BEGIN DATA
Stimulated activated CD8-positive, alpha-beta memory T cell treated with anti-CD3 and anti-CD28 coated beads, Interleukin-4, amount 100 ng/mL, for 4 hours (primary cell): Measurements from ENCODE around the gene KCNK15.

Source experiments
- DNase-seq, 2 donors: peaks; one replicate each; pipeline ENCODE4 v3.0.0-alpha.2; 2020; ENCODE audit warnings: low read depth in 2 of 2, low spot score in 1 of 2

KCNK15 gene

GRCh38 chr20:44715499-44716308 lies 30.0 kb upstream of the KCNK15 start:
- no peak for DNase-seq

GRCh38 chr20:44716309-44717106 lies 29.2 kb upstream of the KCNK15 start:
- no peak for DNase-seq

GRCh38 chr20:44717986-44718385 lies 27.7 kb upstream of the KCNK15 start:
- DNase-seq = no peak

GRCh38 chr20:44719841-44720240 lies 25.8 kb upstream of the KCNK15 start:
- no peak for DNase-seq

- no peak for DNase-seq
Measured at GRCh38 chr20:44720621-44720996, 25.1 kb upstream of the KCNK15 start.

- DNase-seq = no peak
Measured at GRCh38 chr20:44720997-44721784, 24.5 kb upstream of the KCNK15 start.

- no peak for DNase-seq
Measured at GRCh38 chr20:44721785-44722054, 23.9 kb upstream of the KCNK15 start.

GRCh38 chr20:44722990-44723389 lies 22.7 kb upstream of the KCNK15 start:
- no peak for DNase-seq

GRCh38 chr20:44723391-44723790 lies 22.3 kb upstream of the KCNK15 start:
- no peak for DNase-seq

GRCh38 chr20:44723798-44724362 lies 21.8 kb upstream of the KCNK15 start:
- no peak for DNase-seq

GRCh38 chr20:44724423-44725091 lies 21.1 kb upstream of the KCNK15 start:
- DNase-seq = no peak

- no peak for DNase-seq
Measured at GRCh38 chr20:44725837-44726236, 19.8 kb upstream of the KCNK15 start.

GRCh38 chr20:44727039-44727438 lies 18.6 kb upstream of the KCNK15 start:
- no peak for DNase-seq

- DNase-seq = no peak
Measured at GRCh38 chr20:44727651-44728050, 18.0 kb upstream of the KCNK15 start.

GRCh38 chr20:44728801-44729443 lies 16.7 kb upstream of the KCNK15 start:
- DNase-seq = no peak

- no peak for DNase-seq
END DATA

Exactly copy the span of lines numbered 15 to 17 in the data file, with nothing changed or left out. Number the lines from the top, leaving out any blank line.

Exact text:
- DNase-seq = no peak
Measured at GRCh38 chr20:44720997-44721784, 24.5 kb upstream of the KCNK15 start.

- no peak for DNase-seq